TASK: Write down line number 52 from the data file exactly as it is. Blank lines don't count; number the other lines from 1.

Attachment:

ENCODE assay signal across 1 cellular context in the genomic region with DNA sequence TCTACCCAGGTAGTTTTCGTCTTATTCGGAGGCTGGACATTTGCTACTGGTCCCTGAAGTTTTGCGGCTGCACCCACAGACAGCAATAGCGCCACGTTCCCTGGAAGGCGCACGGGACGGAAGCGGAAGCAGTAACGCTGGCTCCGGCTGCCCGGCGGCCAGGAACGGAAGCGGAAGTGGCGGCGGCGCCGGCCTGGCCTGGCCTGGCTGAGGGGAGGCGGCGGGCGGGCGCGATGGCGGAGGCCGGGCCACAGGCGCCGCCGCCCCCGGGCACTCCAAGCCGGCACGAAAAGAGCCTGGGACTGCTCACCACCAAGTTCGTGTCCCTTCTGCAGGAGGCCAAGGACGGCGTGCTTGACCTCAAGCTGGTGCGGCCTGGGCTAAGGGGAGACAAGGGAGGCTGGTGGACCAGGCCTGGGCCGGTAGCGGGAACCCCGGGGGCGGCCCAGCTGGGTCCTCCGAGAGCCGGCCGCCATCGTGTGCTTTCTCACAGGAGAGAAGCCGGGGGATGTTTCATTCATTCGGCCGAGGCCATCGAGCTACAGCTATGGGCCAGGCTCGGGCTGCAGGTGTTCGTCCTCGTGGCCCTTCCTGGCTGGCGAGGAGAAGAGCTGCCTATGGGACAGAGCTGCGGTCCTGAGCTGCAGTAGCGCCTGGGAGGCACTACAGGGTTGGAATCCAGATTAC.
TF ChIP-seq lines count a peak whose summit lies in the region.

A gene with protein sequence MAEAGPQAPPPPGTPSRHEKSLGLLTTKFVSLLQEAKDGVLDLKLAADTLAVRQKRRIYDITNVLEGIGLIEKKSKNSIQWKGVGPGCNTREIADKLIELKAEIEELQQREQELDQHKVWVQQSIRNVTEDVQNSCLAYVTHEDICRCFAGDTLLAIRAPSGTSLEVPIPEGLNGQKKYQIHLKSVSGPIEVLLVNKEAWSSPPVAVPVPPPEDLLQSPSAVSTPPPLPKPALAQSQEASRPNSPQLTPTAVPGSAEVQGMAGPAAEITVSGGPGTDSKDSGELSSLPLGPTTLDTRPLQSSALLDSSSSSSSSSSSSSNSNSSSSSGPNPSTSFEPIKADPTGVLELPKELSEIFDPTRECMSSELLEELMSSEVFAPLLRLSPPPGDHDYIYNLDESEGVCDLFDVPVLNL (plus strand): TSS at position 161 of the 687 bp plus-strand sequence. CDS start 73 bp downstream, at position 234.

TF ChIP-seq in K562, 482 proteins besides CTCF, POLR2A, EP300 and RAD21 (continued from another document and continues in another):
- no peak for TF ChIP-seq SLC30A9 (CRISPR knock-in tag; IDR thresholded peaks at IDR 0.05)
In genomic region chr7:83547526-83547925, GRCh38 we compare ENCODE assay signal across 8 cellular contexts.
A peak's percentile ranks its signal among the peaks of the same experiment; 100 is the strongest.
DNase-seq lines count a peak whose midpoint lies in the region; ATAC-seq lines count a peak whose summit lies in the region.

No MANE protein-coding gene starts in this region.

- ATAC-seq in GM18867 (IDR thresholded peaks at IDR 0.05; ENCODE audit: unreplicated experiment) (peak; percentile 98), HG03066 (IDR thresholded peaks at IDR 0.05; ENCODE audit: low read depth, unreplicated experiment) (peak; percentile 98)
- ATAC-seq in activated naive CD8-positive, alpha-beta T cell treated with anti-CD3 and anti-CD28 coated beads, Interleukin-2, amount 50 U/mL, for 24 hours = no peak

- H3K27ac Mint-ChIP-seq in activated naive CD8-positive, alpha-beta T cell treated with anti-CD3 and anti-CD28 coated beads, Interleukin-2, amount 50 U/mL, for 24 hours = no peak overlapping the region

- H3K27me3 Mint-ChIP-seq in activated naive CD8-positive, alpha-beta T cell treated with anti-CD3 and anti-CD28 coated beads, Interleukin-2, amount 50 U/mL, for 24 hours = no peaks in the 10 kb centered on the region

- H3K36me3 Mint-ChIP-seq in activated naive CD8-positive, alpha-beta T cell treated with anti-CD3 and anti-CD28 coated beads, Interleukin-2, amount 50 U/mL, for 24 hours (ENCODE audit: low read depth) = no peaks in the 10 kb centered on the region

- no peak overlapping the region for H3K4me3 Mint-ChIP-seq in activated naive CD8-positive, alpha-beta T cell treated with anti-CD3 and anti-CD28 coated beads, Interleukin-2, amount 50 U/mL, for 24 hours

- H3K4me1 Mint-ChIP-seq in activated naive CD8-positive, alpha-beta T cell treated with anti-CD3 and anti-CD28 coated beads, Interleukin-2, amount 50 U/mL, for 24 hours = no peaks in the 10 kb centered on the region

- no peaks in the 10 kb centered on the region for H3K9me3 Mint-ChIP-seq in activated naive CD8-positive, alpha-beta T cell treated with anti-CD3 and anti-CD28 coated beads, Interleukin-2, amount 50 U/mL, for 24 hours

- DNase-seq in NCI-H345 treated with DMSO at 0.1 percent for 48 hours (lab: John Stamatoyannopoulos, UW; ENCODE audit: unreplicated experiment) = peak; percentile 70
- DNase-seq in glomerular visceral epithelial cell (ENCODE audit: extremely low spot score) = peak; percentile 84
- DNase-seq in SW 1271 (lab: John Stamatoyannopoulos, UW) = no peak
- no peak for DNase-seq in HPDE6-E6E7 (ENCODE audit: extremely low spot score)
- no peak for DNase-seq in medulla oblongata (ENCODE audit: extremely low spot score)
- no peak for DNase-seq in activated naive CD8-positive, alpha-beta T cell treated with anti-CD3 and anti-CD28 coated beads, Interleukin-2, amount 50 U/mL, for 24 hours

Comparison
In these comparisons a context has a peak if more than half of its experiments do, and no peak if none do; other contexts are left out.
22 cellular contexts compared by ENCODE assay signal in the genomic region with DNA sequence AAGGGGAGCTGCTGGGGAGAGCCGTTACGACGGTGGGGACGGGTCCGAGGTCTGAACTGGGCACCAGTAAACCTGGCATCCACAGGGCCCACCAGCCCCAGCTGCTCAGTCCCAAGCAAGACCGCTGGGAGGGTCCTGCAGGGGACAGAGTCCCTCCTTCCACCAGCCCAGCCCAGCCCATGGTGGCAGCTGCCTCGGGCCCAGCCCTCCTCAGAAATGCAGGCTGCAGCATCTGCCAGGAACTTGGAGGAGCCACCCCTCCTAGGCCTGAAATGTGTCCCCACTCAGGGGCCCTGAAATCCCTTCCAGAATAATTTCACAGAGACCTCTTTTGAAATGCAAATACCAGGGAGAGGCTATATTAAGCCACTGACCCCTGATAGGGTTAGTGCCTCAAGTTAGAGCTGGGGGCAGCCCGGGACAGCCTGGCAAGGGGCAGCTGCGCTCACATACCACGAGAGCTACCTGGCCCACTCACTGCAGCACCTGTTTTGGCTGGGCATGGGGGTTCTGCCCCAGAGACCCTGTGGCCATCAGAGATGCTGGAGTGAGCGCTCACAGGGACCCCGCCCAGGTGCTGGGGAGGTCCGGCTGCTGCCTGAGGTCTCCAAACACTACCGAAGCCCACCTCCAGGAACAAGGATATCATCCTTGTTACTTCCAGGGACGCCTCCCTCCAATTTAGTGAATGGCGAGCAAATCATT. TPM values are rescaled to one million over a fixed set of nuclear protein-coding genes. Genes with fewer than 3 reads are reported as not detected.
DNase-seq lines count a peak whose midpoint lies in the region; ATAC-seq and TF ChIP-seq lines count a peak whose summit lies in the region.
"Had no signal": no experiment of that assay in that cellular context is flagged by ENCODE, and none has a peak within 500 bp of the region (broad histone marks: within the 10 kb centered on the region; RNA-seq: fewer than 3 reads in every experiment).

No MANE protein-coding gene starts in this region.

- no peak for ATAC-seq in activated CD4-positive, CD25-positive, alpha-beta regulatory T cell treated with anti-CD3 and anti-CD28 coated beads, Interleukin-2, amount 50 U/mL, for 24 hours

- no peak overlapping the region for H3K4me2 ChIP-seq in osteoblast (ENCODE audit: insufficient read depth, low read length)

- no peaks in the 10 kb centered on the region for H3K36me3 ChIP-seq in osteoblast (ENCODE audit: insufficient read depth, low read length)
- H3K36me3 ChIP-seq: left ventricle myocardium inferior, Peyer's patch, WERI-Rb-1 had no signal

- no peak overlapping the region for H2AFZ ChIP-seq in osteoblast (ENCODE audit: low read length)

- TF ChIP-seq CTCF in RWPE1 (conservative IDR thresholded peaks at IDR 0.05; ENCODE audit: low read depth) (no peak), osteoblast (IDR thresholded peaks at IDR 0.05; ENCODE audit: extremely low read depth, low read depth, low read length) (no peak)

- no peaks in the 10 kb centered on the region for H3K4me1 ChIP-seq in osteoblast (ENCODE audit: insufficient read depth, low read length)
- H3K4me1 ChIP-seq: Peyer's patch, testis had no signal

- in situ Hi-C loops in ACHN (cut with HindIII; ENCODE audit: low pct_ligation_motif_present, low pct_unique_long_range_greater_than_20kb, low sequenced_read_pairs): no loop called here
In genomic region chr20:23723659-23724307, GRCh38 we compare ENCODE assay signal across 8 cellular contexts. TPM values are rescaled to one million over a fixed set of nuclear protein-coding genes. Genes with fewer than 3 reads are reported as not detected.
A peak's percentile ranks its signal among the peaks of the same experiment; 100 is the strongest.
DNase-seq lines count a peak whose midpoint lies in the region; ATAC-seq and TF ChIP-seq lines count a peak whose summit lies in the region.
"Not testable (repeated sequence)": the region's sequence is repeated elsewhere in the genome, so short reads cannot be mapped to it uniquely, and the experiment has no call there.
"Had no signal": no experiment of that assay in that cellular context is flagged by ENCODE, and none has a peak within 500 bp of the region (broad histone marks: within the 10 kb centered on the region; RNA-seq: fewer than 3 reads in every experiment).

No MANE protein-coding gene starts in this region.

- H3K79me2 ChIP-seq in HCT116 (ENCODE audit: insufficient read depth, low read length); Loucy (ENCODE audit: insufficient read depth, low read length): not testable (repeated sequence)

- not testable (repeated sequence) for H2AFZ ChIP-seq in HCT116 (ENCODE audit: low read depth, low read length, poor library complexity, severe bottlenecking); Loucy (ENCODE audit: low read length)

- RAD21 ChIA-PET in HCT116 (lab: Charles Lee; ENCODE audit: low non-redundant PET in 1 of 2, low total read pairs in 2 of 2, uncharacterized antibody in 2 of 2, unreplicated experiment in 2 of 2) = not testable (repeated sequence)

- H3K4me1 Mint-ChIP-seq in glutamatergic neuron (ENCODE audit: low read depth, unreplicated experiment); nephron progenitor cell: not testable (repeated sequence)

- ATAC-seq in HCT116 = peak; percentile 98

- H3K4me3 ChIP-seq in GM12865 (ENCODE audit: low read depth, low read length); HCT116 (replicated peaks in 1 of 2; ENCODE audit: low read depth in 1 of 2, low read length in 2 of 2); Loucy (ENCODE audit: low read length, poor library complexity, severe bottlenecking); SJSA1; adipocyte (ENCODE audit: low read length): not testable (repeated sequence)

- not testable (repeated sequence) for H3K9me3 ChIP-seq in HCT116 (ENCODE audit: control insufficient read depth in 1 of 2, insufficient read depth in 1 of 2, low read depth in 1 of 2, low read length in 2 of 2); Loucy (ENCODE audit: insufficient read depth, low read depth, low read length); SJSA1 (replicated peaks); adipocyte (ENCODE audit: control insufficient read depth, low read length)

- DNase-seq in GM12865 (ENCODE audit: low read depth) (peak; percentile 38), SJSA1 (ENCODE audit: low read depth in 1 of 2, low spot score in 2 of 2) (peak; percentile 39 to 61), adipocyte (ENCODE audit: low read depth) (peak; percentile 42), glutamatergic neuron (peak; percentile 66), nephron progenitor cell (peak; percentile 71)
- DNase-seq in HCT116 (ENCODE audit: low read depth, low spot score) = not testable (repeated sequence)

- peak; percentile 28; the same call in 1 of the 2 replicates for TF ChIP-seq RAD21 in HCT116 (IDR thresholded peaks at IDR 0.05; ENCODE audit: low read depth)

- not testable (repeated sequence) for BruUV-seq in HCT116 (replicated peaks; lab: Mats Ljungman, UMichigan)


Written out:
- DNase-seq in GM12865 (ENCODE audit: low read depth) (peak; percentile 38), SJSA1 (ENCODE audit: low read depth in 1 of 2, low spot score in 2 of 2) (peak; percentile 39 to 61), adipocyte (ENCODE audit: low read depth) (peak; percentile 42), glutamatergic neuron (peak; percentile 66), nephron progenitor cell (peak; percentile 71)